Skittish at the prospect of being held liable for security breaches, software vendors are examining ways to get ahead of problems with solutions ranging from restrictive user agreements to forced security patches.
The movement is in response to a growing sense that lawsuits will be the next tool used to counter expensive security problems such as the Code Red and Nimda worms, according to industry insiders.
"Whose responsibility is the long tail of infections that goes on after the initial explosion of activity with something like Nimda?" asked Dan Geer, chief technology officer at @Stake Inc., a security consulting company based in Cambridge, Mass.
@Stake last week released a report showing that 70 percent of the security defects found in an analysis of its customers networks were the result of software design flaws. "Applications are our current biggest security risk. Automatic security updates [could be] made part of the license agreement as a way to address that," Geer said.
To that end, Microsoft Corp., of Redmond, Wash., is looking for a way to automatically distribute patches to enterprise customers, much the same way home users get automated updates for Windows XP. Such a system could push patches to customers, who could test them before installing them.
The goal, Microsoft executives said, is to get the patches into customers hands as quickly and easily as possible because enterprise users arent getting the job done on their own.
"As much as possible, our dream is to get to these automated updates for high-threat vulnerabilities, said Craig Mundie, CTO for advanced strategies and policies at Microsoft, in an interview at the RSA conference here last week. "And that would extend not only to customers who have broadband connections on machines at home but ultimately would be a fully automated process for the enterprise."
"The dream is that you could actually get a patch propagation rate thats faster than a virus propagation rate," Mundie said.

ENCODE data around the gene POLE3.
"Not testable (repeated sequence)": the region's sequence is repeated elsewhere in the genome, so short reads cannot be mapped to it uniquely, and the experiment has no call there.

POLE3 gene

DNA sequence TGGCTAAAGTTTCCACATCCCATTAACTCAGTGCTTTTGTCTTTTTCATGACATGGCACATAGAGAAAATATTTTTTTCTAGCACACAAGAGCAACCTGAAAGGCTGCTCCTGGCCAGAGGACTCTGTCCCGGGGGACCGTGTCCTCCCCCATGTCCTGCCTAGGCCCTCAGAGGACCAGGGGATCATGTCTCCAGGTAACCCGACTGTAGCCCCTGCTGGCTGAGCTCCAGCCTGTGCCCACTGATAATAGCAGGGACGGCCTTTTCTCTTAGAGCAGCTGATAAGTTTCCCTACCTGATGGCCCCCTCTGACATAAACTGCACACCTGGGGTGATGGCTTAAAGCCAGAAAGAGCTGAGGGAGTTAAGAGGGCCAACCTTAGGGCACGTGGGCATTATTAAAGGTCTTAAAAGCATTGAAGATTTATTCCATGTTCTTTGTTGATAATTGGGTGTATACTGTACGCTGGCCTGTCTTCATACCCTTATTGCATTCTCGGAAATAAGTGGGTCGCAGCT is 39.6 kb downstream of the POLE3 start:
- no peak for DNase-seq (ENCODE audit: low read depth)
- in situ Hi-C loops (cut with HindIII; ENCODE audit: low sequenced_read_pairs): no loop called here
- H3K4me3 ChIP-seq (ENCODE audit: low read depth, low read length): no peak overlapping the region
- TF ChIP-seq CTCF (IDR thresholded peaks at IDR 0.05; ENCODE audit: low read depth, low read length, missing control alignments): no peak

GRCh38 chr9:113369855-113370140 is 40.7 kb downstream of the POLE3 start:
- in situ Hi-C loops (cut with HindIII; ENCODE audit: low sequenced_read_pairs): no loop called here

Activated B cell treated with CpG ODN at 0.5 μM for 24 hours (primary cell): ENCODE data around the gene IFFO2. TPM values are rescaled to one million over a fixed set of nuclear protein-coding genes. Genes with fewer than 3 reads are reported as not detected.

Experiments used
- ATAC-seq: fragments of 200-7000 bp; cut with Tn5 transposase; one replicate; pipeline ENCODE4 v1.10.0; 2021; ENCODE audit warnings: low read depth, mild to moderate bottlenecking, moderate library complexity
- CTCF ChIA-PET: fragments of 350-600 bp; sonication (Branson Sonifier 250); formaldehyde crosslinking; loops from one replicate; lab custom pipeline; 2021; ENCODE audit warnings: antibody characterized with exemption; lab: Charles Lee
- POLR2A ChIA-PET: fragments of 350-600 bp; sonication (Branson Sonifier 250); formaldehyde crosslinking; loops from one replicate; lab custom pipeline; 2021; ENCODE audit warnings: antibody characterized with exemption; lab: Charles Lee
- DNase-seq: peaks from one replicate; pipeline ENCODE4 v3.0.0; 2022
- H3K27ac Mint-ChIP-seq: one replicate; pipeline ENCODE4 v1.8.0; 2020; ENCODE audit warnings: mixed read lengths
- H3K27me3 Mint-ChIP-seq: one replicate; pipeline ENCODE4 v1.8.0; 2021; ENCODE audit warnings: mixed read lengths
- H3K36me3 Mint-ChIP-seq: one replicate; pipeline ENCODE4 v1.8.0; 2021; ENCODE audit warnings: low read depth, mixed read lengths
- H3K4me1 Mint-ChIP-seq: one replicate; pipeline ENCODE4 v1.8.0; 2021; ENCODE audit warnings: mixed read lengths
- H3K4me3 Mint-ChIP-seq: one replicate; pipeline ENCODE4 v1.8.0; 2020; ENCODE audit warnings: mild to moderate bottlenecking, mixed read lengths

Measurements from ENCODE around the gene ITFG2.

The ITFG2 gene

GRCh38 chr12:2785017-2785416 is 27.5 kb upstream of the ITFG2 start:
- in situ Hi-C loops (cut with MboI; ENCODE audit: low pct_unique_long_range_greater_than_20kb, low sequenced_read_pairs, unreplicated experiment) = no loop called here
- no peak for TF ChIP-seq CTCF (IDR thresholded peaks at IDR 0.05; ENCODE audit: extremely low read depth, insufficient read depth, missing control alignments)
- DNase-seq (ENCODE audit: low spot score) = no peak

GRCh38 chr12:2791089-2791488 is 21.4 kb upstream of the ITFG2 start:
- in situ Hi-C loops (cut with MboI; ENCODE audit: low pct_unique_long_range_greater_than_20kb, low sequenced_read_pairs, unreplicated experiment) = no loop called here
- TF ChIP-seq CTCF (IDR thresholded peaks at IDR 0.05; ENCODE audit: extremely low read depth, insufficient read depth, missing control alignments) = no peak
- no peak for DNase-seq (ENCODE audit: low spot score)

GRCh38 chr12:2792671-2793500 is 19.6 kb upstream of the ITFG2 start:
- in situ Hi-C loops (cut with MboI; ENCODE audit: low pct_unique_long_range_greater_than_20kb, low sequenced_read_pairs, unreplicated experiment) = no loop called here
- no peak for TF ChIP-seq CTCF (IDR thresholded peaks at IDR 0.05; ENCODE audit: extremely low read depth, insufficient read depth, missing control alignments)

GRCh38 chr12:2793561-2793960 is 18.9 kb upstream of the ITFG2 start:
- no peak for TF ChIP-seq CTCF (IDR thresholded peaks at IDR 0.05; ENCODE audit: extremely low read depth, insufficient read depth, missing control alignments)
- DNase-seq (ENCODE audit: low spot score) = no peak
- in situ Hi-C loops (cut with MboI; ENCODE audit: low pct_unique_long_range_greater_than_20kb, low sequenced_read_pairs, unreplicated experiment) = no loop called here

But, theres no guarantee that users will install a patch, even if its pushed to them. That raises the question of whether network operators might also bear some of the liability.
According to White House Cybersecurity Czar Richard Clarke, who spoke to security professionals at RSA, both sides should share the responsibility and the potential liability. Clarke complained that while vendors say users are not interested in paying a premium for products with enhanced security, users say they want secure products but the vendors dont offer them.
"Both sides have to get with it ... or be prepared to pay the price," said Clarke, who estimates that U.S. companies spent $2 billion cleaning up Nimda last summer. That worm took advantage of a known flaw in a Microsoft product for which patches had been available for months.
Some users said a mechanism for holding parties financially liable for security matters could give them added leverage, but many said there are too many obstacles to such a system. Most said they felt the responsibility remains with software makers.
"I dont think [holding network owners liable] will fly," said a security administrator at a large East Coast financial institution, who requested anonymity. "How about [if vendors] take the time to write and release secure code?"
@Stakes Geer said a number of software vendors are mulling clauses to license agreements to shift more responsibility to the user. The best way to do that, he said, is to include a requirement for accepting fixes. Refusal would void the warranty.
Mundie said Microsoft is aware of the power of licensing pacts, but it is treading lightly for now. "If you stand in our shoes, we get enough flak just trying to get people to register their software," he said.
Yogesh Gupta, CTO at Computer Associates International Inc., of Islandia, N.Y., said the way vulnerabilities are reported could have a dramatic and confusing effect on who gets held responsible for attacks. "I hate to even speculate on this stuff," Gupta said. "Im not a lawyer."